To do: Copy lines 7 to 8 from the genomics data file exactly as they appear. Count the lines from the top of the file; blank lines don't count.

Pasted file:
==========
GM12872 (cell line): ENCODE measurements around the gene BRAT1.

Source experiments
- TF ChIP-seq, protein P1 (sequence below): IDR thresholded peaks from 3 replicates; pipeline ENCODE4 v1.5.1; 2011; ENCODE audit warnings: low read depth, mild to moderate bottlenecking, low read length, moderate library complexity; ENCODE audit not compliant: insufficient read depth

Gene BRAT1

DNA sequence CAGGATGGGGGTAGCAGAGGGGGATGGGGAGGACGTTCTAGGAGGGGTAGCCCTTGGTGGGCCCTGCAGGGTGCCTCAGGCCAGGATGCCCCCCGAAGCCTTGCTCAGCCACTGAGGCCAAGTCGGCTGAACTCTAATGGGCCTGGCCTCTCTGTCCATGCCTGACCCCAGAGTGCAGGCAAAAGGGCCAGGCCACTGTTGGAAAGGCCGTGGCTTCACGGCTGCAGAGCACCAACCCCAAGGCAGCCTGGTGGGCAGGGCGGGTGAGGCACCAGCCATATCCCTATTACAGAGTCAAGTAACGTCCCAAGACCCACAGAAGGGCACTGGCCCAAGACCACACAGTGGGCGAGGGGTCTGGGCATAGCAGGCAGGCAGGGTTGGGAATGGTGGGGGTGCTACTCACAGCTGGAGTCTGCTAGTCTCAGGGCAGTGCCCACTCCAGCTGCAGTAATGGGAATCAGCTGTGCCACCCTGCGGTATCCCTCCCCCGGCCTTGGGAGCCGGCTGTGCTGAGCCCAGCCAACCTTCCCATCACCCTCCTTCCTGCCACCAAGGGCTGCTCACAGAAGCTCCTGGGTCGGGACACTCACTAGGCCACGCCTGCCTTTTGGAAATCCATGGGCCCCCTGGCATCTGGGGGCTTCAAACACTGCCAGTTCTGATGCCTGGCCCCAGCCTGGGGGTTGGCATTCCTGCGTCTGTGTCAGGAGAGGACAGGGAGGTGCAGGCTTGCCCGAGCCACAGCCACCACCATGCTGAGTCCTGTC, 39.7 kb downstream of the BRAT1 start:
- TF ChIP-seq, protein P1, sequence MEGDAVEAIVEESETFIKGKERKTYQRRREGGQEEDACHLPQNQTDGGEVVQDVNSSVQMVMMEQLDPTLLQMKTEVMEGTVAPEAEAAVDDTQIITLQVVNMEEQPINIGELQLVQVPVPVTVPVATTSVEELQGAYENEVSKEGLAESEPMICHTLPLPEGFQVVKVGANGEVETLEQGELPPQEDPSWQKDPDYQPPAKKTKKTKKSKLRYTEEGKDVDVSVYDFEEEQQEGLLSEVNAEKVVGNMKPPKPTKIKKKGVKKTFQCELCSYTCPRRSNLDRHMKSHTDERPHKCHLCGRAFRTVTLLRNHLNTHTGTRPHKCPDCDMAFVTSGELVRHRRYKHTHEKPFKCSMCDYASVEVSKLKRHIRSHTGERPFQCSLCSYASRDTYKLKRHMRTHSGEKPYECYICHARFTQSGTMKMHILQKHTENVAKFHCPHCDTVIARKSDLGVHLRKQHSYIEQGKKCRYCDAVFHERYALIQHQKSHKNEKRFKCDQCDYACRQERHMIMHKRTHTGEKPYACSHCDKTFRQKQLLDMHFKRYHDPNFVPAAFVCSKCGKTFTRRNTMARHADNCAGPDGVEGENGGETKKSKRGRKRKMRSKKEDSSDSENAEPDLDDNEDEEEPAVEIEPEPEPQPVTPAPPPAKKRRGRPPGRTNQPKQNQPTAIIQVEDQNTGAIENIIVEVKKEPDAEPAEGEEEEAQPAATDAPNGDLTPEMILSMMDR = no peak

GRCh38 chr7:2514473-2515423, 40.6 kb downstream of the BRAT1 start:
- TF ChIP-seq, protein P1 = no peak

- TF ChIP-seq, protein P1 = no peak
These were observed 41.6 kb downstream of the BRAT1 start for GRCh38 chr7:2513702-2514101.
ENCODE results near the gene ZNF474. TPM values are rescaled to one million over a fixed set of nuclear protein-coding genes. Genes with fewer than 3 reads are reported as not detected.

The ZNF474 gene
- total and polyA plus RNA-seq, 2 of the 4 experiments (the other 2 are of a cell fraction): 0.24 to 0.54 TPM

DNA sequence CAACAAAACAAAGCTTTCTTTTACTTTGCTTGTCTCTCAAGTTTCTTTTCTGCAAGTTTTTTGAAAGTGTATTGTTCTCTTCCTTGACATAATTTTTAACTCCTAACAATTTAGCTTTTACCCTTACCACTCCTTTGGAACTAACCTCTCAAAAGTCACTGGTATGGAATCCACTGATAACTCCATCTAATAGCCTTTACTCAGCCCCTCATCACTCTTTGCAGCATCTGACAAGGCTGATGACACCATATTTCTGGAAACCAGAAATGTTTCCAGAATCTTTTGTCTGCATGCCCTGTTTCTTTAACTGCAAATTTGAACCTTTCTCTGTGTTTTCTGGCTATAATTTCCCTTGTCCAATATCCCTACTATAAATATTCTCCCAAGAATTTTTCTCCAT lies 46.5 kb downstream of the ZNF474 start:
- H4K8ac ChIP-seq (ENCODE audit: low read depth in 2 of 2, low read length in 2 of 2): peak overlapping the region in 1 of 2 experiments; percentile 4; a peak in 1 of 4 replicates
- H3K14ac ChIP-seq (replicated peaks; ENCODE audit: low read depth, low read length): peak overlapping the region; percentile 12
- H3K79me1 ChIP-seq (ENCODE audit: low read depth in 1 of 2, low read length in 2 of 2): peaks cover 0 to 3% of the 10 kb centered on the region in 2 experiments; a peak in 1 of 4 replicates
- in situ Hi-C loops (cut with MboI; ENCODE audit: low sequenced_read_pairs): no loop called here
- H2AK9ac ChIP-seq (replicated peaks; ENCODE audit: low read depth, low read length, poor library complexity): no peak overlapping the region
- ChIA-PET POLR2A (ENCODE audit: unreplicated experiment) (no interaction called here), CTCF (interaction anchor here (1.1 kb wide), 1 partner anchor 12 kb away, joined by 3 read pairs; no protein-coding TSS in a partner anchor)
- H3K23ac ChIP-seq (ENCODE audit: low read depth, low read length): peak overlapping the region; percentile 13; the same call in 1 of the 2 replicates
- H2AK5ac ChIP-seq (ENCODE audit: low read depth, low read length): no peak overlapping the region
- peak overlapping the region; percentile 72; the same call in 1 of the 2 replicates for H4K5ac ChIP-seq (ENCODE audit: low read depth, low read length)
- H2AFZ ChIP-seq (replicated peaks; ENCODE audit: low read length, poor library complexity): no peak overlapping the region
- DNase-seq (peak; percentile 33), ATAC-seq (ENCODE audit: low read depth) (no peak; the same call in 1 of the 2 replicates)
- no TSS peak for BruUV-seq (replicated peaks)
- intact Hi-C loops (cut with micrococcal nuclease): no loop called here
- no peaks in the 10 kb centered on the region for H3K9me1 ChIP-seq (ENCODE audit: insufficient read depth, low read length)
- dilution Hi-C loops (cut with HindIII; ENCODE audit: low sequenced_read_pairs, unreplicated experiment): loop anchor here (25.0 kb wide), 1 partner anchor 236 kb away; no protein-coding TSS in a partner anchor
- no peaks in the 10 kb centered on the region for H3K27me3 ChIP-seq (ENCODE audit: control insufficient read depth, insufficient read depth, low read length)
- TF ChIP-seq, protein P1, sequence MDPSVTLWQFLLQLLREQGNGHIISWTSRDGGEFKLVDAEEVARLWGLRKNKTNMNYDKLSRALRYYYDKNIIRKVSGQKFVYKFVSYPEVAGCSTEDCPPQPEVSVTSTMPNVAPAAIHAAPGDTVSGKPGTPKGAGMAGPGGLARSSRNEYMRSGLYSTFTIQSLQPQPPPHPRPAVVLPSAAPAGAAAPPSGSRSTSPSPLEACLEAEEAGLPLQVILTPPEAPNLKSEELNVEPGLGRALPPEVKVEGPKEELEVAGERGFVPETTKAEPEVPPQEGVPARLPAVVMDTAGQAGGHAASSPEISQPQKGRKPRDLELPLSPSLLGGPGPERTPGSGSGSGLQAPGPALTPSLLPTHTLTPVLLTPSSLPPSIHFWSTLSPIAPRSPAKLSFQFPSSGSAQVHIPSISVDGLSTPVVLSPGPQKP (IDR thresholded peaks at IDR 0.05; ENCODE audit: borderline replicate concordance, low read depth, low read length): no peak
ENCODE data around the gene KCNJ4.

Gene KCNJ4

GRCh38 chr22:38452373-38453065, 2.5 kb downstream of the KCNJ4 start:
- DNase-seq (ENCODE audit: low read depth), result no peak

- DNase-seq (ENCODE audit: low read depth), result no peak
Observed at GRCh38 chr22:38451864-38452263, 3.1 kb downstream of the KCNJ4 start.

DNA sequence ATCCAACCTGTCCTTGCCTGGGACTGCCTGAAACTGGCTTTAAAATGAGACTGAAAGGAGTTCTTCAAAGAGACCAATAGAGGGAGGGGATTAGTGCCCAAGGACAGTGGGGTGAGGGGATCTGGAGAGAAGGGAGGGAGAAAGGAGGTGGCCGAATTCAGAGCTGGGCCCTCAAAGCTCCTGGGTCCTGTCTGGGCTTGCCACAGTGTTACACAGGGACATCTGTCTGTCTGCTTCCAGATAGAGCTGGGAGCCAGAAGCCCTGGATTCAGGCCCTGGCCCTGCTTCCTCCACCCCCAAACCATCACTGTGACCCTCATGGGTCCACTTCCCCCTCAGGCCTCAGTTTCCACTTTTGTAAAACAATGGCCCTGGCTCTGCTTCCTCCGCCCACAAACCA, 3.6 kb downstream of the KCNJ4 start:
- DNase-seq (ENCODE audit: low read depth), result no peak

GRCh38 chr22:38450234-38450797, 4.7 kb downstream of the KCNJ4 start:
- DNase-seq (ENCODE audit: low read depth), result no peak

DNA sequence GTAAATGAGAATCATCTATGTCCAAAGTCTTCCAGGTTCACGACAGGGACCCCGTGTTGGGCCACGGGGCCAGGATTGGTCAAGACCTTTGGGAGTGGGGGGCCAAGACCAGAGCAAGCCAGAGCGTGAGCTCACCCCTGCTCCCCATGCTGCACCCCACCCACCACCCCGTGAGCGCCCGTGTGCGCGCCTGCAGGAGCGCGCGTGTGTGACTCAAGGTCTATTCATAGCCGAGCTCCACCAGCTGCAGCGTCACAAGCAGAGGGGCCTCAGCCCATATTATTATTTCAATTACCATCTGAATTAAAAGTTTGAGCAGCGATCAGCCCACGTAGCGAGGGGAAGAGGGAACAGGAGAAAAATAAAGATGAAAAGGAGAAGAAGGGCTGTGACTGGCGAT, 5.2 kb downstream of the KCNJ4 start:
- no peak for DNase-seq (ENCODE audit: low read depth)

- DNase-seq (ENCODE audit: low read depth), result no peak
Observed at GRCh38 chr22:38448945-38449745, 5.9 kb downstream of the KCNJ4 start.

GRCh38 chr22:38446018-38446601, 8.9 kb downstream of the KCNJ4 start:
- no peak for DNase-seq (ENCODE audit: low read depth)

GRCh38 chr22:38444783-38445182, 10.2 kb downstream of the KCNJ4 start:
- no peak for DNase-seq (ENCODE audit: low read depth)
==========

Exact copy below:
GRCh38 chr7:2514473-2515423, 40.6 kb downstream of the BRAT1 start:
- TF ChIP-seq, protein P1 = no peak